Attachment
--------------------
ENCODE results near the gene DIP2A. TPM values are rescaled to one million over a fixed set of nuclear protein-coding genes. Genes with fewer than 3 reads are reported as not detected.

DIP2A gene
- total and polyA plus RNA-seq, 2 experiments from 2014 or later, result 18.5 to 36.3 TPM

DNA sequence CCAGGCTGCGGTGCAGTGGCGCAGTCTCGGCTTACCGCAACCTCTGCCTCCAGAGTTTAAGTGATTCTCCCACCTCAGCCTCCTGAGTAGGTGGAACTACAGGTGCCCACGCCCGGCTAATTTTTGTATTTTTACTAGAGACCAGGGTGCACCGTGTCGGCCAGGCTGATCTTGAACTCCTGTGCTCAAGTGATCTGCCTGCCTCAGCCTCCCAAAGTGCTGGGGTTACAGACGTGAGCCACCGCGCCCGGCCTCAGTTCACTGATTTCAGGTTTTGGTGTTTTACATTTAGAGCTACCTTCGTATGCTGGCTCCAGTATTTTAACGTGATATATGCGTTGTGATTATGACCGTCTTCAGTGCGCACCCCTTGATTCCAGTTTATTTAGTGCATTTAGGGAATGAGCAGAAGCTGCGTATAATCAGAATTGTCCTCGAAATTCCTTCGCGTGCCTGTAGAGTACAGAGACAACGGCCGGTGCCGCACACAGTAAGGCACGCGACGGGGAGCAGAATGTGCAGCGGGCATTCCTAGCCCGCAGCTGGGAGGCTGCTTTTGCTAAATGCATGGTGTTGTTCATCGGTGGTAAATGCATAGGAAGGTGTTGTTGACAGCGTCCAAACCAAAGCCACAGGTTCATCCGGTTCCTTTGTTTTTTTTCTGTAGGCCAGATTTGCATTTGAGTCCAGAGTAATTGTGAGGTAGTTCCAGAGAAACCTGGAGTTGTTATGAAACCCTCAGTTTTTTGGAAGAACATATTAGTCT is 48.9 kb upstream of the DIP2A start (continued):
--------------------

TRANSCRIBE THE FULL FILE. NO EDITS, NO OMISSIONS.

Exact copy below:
ENCODE results near the gene DIP2A. TPM values are rescaled to one million over a fixed set of nuclear protein-coding genes. Genes with fewer than 3 reads are reported as not detected.

DIP2A gene
- total and polyA plus RNA-seq, 2 experiments from 2014 or later, result 18.5 to 36.3 TPM

DNA sequence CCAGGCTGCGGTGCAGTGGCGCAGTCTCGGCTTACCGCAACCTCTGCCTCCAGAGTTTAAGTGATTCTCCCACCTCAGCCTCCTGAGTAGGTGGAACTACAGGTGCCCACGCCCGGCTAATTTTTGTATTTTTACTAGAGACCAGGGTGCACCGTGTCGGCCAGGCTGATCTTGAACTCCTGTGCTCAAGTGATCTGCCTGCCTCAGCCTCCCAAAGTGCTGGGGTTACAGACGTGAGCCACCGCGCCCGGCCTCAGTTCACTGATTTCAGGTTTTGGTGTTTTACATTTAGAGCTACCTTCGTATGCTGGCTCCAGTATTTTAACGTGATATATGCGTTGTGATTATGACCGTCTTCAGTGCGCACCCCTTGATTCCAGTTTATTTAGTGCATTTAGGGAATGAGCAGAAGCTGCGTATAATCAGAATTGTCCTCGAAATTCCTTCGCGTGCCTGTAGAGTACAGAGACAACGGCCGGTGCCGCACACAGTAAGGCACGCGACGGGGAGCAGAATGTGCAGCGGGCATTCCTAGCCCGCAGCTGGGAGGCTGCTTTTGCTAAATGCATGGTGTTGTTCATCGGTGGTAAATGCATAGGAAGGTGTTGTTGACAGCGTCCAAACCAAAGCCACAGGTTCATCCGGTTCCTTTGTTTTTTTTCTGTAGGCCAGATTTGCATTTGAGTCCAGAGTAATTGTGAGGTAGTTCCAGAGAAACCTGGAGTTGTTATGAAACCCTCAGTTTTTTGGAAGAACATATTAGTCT is 48.9 kb upstream of the DIP2A start (continued):